US computer chip-maker Intel Corp. and industrial giant General Electric on Thursday announced plans to team up in home health technology, a sector expected to see rapid growth in coming years.
Intel and GE said they were investing 250 million dollars over the next five years into research and development of home-based health technologies.
The companies said they were forming an alliance to develop products that would help seniors live independently and patients with chronic conditions manage their care from home or elsewhere.
They said they would expand their current efforts to include "new areas such as fall prevention, medication compliance, sleep apnea, cardiovascular disease, diabetes and personal wellness monitoring."
They also said that GE Healthcare, GE's health unit, would sell and market the Intel Health Guide, a tool designed for healthcare professionals who manage patients with chronic conditions.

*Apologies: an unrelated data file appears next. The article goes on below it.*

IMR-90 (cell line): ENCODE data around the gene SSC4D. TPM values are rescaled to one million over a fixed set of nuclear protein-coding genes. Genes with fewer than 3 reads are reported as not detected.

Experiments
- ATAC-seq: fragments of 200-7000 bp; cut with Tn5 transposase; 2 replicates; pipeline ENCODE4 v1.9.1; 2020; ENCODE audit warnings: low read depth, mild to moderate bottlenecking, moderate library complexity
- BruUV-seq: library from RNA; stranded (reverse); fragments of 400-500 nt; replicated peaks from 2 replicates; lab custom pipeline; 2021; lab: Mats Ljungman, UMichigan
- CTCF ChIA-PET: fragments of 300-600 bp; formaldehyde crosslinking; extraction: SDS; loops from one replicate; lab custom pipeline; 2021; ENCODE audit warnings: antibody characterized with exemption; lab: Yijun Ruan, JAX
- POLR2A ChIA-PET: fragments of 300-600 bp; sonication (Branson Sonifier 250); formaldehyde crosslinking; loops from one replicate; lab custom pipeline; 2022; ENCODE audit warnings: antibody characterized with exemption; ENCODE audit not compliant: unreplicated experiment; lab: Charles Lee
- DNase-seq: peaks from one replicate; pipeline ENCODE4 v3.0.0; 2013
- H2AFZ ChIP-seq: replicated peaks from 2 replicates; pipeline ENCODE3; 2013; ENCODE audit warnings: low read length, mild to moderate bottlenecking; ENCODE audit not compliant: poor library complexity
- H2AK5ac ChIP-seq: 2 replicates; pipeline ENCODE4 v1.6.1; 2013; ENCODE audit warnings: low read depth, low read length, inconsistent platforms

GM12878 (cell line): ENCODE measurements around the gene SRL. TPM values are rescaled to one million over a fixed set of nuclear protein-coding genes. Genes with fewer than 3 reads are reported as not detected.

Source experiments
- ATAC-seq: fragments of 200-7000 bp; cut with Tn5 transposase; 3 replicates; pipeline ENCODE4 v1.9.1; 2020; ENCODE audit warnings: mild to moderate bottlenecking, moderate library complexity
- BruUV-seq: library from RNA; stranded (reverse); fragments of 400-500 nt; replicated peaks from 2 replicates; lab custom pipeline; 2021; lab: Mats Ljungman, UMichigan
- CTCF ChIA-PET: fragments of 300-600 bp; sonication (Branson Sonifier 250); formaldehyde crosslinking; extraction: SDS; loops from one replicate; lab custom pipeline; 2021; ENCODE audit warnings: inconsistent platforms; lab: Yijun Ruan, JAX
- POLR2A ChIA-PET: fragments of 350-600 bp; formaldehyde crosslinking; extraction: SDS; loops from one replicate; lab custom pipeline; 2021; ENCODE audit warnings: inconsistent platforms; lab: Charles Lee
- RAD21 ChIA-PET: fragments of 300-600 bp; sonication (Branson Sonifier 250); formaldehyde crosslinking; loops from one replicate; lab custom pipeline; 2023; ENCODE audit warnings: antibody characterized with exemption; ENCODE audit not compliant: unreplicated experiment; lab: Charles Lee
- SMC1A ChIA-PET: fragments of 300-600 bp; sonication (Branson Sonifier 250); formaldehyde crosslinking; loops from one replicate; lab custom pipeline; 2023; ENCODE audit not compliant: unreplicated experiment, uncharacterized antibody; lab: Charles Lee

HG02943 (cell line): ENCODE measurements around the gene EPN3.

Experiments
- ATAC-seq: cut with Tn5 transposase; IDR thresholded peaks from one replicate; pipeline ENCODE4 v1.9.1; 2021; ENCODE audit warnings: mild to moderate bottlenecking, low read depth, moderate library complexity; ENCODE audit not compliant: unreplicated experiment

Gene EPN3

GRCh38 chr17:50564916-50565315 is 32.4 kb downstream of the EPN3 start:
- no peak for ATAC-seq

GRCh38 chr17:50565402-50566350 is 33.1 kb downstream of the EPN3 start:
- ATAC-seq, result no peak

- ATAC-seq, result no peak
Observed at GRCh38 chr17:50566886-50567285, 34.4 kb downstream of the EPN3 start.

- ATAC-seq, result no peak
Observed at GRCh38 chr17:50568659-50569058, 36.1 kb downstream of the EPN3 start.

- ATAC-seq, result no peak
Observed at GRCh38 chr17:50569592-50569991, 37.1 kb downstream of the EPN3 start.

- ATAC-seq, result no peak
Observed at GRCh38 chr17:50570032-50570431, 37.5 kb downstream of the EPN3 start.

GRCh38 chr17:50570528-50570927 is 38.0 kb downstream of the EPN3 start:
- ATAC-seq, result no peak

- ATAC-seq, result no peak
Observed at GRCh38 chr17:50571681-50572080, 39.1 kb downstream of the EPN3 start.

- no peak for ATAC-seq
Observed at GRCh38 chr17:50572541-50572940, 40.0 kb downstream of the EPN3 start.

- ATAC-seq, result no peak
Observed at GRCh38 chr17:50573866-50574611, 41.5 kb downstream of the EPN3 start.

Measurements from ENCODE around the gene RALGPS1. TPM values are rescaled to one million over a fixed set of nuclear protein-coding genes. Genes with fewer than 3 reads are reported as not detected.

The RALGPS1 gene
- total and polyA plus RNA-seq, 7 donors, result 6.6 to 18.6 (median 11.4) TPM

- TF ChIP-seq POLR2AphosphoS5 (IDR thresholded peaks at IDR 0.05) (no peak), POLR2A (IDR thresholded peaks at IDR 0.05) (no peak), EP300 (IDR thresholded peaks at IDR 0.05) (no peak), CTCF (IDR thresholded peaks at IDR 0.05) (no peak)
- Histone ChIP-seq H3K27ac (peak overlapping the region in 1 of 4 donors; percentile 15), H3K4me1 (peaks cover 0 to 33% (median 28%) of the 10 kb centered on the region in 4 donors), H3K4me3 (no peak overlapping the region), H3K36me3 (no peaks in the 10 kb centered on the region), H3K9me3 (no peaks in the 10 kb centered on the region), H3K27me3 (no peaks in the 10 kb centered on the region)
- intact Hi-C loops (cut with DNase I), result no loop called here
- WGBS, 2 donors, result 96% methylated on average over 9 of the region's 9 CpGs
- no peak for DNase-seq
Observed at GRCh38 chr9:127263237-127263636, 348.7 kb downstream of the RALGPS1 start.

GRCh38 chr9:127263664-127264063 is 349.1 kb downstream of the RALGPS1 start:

"With the dramatic increase of people with chronic conditions and an ageing population there is a need to extend care from the hospital to the home," the companies said in a statement.
They said the market for telehealth and home health monitoring is expected to grow from three billion dollars in 2009 to an estimated 7.7 billion dollars by 2012.
"Improving healthcare accessibility and reducing costs are essential to economic recovery and growth," said GE chairman and chief executive Jeff Immelt.
"We think this partnership offers the potential to lower costs by keeping people out of hospitals while giving health professionals the data they need to deliver the best possible care."
"The GE and Intel partnership will not only help seniors and the chronically ill, but will also take a giant step forward in changing how healthcare is delivered," said Intel president and chief executive Paul Otellini.
According to official figures cited by the companies, nearly 20 percent of the US population, some 71.5 million people, will be 65 years old and older by 2030, up from 37 million in 2006.